Some working dog yarns.

July 27, 2010

This is Lucy an Australian Silky Terrier, she would like to be a working dog!
This is Lucy an Australian Silky Terrier, she would like to be a working dog!

Quite a few years ago we found a top bloke who did contract mustering.  After years of just about begging blokes to come and work for us for a few weeks we had found a man who would organise a whole mustering plant to arrive at Kilcowera and stay for a month or so and do all our mustering in one hit.  Peter and his team were much appreciated.

The first year he arrived with 2 other men, trucks, utes, horses, dogs and bikes.  They took a fair bit of settling in as there were about 40 dogs that had to be tied up, fed and watered.  The horses were not actually going to be used on Kilcowera but they were part of Peter’s plant and went everywhere he went.  Our cattle had not seen anyone on a horse for many years and would run a mile at the sight. 

The mustering started next day and each man is on his bike with 2 dogs on the back.  Now some of these dogs were very good workers and others were either learners or useless.  To witness the good ones doing their job is really fantastic but seeing the stupid dogs chase everything in sight including the cattle can bring out some of the most colourful and descriptive language ever heard. 

Working dogs at Kilcowera Station, Outback Queensland. 

This day we were out on the National Park trying to get some of our cows back, there were also some pretty wild, feral cattle in amongst them making the job that much more challenging.  One of the fellas, John, had picked up some likely looking dogs from the local pound and had one of these with him and the other fellow Roger also had some untried hounds. We were trying to get the cattle together and there were dogs running under them and through them, chasing roos and generally getting in the way of the few good dogs.  I believe there was a lot of language floating about along with the bellowing of the cattle and the revving of the motorbikes and a few yelps as the dogs were eventually brought under some sort of control.  Unbeknownst to us there were a group of tourists nearby who had been attracted by all this unaccountable noise going on, on the National Park. After they made themselves known to the men one tourist admiringly said “what a wonderful display of dog handling and stockmanship!”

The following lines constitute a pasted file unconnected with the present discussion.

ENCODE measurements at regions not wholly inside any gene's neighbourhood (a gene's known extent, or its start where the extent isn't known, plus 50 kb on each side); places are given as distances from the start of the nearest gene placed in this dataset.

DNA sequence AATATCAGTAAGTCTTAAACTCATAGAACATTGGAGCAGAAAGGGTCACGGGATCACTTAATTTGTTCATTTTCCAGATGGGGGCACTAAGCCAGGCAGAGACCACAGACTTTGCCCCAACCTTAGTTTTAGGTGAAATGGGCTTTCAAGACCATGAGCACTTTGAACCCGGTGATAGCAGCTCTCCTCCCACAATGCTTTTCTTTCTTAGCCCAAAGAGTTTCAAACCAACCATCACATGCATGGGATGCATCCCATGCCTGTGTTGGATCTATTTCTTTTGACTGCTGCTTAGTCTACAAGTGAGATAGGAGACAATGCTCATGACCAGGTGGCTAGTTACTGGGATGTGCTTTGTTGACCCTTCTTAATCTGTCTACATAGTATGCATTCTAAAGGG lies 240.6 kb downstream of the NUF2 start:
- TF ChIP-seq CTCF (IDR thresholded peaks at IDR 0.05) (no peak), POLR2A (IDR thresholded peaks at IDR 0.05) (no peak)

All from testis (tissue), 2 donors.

Eucalypts with their feet in the water after good rain on Kilcowera Station. 

Now you might wonder why they needed so many dogs, but the attrition rate is pretty high for the dishlickers.  If a dog is running around after cattle for half a day that’s just about enough for most of them, so you need to change dogs if you are working all day. The dogs do get lifts on the motor bikes so they are not on their paws all the time.  They can be kicked by a beast, run over by a bike or car, fight amongst themselves, get heat exhaustion or just run the pads clean off their paws.  But the good ones love to work.  Those who are left behind in the mornings howl for hours at their misfortune.